Despite the countless prodigious successes, it is far from always the case that child prodigies continue to blossom. A recent study conducted by Ohio State University researcher Joanne Ruthsatz and Yale University scientist Jourdan B. Urbach, looked at the commonalities in eight child prodigies. The researchers found that some child geniuses completely lost their superhuman minds as they grew older. One child prodigy was speaking at the age of three months and writing by the time he turned one. But then he stopped speaking and writing altogether for a couple of years. At the age of two and a half, the time when most children start to speak relatively fluently, he spoke again. The case is reminiscent of the 1999 movie Baby Geniuses, directed by Bob Clark, in which babies have universal knowledge until they “cross over” and learn to talk at age two.
The baby genius who lost his supermind after reading and writing at age one was diagnosed with autism at age three. Autistic features, the researchers found, are common to all child prodigies. Three of the eight children studied had an autism spectrum disorder and the rest exhibited typical autistic traits, particularly obsession with details. Four of the eight children had first- or second-degree relatives with an autism spectrum disorder. In the general population one in eighty-eight individuals have been diagnosed with an autism spectrum disorder.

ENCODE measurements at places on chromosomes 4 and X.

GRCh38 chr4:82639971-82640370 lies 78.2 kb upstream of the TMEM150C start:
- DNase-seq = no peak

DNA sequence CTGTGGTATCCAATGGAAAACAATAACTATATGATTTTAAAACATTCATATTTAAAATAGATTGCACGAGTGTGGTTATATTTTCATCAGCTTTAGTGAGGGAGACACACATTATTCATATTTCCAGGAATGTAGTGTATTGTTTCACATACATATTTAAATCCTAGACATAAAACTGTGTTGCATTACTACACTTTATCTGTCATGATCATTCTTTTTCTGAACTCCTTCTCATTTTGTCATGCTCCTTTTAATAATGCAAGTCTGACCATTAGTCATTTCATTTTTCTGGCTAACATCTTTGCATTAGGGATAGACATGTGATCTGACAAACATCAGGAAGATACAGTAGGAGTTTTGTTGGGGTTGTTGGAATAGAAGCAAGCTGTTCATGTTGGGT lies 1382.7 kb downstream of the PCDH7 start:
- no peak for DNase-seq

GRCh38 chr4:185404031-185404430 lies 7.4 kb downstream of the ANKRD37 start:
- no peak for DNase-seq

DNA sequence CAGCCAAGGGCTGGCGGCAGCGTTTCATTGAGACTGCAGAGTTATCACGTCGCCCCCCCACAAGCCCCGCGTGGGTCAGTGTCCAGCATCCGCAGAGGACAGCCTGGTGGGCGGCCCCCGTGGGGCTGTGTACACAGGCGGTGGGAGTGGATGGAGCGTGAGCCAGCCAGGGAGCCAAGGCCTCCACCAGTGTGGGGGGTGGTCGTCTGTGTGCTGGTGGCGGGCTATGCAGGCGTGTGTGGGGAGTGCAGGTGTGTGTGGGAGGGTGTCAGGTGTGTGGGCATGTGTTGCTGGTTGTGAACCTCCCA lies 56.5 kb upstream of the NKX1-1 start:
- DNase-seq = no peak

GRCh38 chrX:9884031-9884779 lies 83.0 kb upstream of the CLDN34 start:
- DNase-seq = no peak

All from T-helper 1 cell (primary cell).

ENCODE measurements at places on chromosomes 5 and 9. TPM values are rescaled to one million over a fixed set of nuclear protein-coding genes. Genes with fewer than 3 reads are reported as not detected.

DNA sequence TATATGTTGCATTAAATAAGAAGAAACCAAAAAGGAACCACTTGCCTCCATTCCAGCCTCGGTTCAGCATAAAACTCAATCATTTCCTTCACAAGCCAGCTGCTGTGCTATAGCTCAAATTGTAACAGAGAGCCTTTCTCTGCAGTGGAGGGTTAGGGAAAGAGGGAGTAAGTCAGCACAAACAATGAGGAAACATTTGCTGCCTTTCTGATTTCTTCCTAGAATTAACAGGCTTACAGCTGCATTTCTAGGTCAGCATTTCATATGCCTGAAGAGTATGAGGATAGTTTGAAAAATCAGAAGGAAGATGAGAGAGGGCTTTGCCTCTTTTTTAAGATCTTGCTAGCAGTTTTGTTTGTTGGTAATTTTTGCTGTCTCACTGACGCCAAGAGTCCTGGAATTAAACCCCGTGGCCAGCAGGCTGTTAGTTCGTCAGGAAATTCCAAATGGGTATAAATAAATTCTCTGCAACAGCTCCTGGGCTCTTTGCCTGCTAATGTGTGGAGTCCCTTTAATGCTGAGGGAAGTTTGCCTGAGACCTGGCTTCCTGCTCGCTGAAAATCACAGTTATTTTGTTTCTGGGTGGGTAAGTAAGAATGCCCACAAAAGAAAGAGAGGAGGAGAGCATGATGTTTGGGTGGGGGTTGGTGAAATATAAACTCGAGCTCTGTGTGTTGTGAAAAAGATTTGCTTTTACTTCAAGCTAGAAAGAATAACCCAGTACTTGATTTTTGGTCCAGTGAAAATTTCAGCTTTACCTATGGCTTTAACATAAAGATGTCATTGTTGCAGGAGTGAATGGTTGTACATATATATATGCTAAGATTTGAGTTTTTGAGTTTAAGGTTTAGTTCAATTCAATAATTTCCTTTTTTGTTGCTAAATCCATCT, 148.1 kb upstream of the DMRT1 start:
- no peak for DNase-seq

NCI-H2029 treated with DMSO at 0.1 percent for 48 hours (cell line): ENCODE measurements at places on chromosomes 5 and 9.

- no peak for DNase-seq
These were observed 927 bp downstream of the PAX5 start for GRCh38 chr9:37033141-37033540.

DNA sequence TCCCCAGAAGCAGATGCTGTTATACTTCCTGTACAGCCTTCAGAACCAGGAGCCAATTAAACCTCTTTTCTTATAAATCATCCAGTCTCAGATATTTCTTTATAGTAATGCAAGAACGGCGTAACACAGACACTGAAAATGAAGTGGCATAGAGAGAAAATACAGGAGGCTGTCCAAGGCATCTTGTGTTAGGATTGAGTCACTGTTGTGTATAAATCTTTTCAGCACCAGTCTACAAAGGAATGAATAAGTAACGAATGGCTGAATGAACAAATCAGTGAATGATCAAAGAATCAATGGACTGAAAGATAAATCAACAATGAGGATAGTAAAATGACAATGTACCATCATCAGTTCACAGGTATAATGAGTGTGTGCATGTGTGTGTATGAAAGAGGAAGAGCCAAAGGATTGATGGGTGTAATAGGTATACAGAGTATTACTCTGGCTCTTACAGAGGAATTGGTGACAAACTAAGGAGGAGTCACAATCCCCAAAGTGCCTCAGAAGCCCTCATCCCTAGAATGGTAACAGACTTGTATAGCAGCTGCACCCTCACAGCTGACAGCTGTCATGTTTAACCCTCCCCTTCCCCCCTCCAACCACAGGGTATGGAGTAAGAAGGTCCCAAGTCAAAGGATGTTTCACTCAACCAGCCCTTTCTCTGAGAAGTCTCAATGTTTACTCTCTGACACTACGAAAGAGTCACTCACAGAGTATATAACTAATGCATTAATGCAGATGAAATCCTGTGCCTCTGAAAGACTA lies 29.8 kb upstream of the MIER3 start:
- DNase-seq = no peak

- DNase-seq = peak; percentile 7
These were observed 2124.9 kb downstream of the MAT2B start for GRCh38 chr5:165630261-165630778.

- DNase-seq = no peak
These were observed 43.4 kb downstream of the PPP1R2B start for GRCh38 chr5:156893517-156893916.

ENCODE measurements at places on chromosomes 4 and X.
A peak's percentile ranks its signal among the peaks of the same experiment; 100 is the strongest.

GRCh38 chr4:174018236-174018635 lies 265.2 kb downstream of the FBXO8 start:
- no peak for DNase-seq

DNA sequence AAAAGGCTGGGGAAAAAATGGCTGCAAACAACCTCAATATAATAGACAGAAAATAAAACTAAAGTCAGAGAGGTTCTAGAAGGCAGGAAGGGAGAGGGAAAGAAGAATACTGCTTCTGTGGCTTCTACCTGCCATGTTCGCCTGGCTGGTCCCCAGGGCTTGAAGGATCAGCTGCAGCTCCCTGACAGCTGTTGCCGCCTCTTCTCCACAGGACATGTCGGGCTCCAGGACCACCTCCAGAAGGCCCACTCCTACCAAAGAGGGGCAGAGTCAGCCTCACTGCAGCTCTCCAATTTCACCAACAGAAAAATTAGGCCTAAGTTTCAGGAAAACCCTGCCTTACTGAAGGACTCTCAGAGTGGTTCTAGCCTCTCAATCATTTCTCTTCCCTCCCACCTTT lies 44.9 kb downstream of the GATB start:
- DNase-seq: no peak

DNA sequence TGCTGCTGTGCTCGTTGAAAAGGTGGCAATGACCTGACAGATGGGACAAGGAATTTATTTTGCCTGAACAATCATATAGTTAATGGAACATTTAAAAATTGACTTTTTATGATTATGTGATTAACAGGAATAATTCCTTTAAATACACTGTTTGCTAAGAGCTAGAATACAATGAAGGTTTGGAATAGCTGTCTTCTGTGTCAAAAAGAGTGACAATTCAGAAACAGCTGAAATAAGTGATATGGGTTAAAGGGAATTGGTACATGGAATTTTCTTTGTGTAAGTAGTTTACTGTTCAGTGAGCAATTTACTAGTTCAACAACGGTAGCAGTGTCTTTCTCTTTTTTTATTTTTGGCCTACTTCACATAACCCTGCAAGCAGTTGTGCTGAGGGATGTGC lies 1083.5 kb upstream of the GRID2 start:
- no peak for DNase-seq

The apparent kinship between autism and prodigious abilities suggests that neural wiring in prodigies’ brains could be just like that of autistic individuals. Like autistic individuals, prodigies appear to have excessive connectivity in local brain regions, which seems to be what enables them to stay focused on a task for hours at a time and manipulate a multiplicity of data all at once. Despite the autistic traits, however, not all prodigies are diagnosed with an autism spectrum disorder. In the current diagnostic manual for psychiatric disorders DSM IV, an autism spectrum disorder diagnosis requires poor social communication skills. This can emerge in the form of difficulties keeping eye contact, excessive staring, excessive attempts to establish contact, odd forms of communication and general awkwardness in social situations. Though child prodigies who are not diagnosed with an autism spectrum disorder may be less adroit in social situations than the normal population, most are significantly better socially than individuals with an actual autism spectrum disorder, even of a high-functioning kind. Prodigies’ extremely high intelligence may be what prevents social awkwardness of the most noticeable kinds. They are likely to figure out ways of dealing with the system overload either on their own or with the help of family and friends, whereas less capable people don’t have ways of coping.